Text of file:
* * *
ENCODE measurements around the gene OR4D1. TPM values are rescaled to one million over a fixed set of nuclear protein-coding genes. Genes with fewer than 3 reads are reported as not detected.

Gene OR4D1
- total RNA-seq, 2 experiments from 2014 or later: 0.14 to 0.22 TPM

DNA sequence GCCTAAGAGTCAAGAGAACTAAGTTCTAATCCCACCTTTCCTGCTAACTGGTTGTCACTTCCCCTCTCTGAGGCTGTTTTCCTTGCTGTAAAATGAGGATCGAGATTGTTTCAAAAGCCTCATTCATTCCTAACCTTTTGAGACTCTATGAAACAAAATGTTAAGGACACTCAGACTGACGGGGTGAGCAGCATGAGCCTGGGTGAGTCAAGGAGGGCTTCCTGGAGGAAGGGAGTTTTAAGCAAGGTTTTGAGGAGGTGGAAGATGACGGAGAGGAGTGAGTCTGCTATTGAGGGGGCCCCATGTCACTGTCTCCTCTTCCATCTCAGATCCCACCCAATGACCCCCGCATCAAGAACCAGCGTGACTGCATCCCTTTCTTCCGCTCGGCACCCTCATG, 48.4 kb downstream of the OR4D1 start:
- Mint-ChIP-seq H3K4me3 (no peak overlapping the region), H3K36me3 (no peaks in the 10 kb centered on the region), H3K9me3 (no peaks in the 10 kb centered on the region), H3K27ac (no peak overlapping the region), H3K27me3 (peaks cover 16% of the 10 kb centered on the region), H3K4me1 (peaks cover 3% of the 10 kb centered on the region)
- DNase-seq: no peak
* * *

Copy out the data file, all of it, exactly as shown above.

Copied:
ENCODE measurements around the gene OR4D1. TPM values are rescaled to one million over a fixed set of nuclear protein-coding genes. Genes with fewer than 3 reads are reported as not detected.

Gene OR4D1
- total RNA-seq, 2 experiments from 2014 or later: 0.14 to 0.22 TPM

DNA sequence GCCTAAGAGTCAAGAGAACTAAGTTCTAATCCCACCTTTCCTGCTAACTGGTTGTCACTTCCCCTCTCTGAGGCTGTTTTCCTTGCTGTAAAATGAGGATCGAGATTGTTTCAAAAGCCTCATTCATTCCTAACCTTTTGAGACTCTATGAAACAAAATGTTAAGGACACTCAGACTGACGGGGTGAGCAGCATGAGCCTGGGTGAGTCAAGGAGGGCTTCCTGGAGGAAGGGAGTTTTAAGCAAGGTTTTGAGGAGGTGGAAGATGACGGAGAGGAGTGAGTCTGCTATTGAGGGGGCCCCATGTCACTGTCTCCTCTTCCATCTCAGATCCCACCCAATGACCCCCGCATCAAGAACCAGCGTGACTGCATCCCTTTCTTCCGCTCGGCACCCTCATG, 48.4 kb downstream of the OR4D1 start:
- Mint-ChIP-seq H3K4me3 (no peak overlapping the region), H3K36me3 (no peaks in the 10 kb centered on the region), H3K9me3 (no peaks in the 10 kb centered on the region), H3K27ac (no peak overlapping the region), H3K27me3 (peaks cover 16% of the 10 kb centered on the region), H3K4me1 (peaks cover 3% of the 10 kb centered on the region)
- DNase-seq: no peak